Brief report

Vol. 22 No. 2 (2024): Blood Transfusion 2-2024 (March-April)

Use of a recombinant deacetylase to convert A1 red blood cells to the acquired B phenotype for quality control purposes

Authors

Key words: ABO blood group, erythrocyte, acquired B phenotype, deacetylase, blood group serology
Publication Date: 2023-09-20

Abstract

Background - Correct blood group typing is the cornerstone of transfusion medicine. In patients whose gastrointestinal wall is compromised, bacterial enzymes can cause deacetylation of blood group A, converting N-acetylgalactosamine to galactosamine, which resembles the B-defining galactose. This acquired B (acqB) phenomenon, first described 1959, can lead to blood grouping errors. Herein, we explore the possibility of producing acqB red blood cells (RBCs) by enzymatic conversion, for quality control purposes.
Materials and methods - A1 RBCs along with group B and O control RBCs were subjected to enzymatic digestion by bacterially derived deacetylase, FpGalNAcDeAc. RBCs were tested with monoclonal anti-A, anti-B, acquired-B-reactive anti-B (ES4 clone), and a panel of donor plasmas. Standard serological techniques were used. RBCs were subsequently frozen by a glycerolisation method, stored at −80 oC, and thawed for testing to evaluate stability.
Results - Specific deacetylation of A antigen was achieved at both enzyme concentrations. Enzymatically modified A1 RBCs reacted 1-3+ with clone ES4 but not with other anti-B reagents. Group B and O RBC controls reacted as expected. Crossmatch testing revealed 1-3+ reactions in 17/26 group A plasma with modified RBCs but not with untreated controls. Furthermore, 2/3 group AB plasmas reacted strongly with the modified RBCs. The acqB phenotype was maintained upon freezing/thawing.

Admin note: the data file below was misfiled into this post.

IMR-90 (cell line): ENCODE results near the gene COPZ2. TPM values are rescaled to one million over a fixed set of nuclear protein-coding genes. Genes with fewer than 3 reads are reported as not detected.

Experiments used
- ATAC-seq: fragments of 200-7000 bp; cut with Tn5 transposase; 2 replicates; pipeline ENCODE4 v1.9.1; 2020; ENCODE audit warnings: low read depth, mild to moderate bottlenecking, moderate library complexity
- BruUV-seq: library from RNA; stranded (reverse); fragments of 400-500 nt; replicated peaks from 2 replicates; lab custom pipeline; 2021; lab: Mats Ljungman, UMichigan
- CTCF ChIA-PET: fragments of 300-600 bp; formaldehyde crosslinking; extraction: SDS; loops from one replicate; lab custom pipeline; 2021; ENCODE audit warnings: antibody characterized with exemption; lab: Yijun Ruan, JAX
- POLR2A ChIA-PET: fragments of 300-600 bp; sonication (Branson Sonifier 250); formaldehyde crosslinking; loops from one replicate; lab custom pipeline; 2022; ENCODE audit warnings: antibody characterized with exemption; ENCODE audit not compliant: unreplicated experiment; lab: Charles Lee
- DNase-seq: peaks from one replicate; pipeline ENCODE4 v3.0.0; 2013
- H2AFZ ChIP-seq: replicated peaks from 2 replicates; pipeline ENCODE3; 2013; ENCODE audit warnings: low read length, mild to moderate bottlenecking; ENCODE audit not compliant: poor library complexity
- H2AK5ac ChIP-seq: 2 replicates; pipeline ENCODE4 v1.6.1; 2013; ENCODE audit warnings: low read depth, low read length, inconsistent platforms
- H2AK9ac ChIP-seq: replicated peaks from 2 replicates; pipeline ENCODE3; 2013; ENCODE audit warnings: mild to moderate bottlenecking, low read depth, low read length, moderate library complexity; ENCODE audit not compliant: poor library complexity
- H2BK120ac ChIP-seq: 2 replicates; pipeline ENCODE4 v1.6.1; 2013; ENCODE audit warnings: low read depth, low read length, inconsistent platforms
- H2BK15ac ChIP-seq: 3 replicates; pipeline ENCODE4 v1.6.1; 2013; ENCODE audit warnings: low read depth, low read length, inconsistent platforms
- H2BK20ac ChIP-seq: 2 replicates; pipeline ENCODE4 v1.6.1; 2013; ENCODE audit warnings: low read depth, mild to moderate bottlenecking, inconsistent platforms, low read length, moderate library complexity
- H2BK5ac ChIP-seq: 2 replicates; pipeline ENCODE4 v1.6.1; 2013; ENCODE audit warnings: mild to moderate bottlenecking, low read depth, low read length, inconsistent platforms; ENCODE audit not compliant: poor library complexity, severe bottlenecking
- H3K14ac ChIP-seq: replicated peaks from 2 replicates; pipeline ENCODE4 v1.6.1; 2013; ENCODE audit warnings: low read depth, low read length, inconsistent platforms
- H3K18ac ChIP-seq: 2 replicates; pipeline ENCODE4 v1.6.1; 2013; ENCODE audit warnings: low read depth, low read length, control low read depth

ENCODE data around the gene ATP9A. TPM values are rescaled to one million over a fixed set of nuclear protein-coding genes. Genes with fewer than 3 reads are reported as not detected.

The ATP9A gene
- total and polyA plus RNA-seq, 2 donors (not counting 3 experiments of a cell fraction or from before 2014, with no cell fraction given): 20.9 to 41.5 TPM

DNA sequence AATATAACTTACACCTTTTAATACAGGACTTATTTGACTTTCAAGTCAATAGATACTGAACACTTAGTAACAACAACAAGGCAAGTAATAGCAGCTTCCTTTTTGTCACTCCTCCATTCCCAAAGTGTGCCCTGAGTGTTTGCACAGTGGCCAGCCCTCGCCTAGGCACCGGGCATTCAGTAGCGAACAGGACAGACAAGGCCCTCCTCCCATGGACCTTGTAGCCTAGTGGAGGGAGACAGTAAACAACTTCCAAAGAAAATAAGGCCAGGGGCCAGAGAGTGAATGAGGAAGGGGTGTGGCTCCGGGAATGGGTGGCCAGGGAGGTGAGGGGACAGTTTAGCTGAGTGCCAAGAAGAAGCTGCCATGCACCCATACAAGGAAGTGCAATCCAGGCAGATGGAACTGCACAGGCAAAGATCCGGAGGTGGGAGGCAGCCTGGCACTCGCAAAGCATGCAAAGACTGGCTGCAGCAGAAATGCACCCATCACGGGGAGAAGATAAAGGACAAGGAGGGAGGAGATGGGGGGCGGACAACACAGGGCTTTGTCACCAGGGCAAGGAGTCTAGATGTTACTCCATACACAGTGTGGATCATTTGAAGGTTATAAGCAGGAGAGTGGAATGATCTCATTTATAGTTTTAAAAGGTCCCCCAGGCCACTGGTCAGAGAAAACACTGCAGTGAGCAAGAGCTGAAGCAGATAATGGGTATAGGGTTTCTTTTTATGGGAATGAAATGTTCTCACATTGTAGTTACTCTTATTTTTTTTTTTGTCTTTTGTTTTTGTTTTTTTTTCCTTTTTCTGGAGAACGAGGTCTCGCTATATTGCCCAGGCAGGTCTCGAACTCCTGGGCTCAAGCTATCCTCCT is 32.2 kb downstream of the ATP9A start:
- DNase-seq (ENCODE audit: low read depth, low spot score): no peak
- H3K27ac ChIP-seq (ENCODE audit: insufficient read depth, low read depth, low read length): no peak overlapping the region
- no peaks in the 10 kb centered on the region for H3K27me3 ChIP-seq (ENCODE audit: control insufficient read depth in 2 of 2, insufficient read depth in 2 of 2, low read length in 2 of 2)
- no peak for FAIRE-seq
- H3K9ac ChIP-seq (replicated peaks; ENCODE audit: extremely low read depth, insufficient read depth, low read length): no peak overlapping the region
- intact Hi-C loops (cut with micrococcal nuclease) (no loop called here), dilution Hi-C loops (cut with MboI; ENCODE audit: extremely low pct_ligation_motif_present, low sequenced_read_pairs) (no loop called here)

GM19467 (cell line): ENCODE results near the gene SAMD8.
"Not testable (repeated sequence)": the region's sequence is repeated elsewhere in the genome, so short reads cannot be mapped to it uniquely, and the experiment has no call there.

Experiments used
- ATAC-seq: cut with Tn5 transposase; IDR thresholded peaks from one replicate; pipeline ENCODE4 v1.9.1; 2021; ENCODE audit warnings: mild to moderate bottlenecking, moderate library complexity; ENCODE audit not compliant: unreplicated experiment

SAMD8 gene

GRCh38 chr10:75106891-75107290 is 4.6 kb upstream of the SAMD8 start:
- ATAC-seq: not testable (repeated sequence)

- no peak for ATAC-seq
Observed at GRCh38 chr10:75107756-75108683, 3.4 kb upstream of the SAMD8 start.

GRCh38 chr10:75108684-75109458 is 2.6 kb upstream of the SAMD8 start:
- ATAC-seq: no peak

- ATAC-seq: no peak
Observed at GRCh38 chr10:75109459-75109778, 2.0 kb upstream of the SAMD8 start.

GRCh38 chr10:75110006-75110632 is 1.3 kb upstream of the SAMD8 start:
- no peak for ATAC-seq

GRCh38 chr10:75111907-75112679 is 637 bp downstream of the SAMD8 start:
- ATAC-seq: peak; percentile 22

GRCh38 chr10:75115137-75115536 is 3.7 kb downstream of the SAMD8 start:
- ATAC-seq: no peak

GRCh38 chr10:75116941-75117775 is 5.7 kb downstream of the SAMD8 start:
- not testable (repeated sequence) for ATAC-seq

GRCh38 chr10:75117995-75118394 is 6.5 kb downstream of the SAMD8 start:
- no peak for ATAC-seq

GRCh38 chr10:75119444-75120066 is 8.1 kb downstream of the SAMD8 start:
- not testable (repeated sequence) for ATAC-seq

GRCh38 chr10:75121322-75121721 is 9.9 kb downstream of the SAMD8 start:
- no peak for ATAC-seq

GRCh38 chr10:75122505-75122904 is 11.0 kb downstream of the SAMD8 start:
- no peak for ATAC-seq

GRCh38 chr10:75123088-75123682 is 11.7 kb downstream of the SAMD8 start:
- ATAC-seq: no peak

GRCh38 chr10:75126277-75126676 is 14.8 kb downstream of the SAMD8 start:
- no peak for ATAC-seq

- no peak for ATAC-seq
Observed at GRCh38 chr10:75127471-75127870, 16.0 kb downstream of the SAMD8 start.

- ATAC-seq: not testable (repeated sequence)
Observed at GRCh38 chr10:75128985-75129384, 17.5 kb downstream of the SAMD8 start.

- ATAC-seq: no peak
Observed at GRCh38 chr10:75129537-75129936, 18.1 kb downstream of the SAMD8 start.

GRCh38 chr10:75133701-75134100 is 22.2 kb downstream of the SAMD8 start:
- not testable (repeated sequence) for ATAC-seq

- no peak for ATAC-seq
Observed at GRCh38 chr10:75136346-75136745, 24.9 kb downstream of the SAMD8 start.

Discussion - Using a recombinant deacetylase, we demonstrated the feasibility of creating acqB RBCs from donor A1 RBCs, thus providing a reagent for quality assurance of monoclonal anti-B. These RBCs can be frozen once treated, providing a reliable source of this unusual but clinically important phenotype.

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Authors

Jennifer Ricci Hagman - Division of Hematology and Transfusion Medicine, Department for Laboratory Medicine, Biomedical Center C14, Lund University, Lund, Sweden; Department of Clinical Immunology and Transfusion Medicine, Office for Medical Services, Region Skåne, Lund, Sweden https://orcid.org/0000-0002-5584-9875

Peter Rahfeld - Avivo Biomedical Inc., Vancouver, BC, Canada; Department of Chemistry, University of British Columbia, Vancouver, BC, Canada https://orcid.org/0000-0002-1038-9174

Stephen G. Withers - Department of Chemistry, University of British Columbia, Vancouver, BC, Canada https://orcid.org/0000-0002-6722-5701

Jayachandran N. Kizhakkedathu - Department of Pathology and Laboratory Medicine, Centre for Blood Research, Life Sciences Institute, University of British Columbia, Vancouver, BC, Canada https://orcid.org/0000-0001-7688-7574

Martin L. Olsson - Division of Hematology and Transfusion Medicine, Department for Laboratory Medicine, Biomedical Center C14, Lund University, Lund, Sweden; Department of Clinical Immunology and Transfusion Medicine, Office for Medical Services, Region Skåne, Lund, Sweden https://orcid.org/0000-0003-1647-9610

Jill R. Storry - Division of Hematology and Transfusion Medicine, Department for Laboratory Medicine, Biomedical Center C14, Lund University, Lund, Sweden; Department of Clinical Immunology and Transfusion Medicine, Office for Medical Services, Region Skåne, Lund, Sweden https://orcid.org/0000-0003-2940-2604

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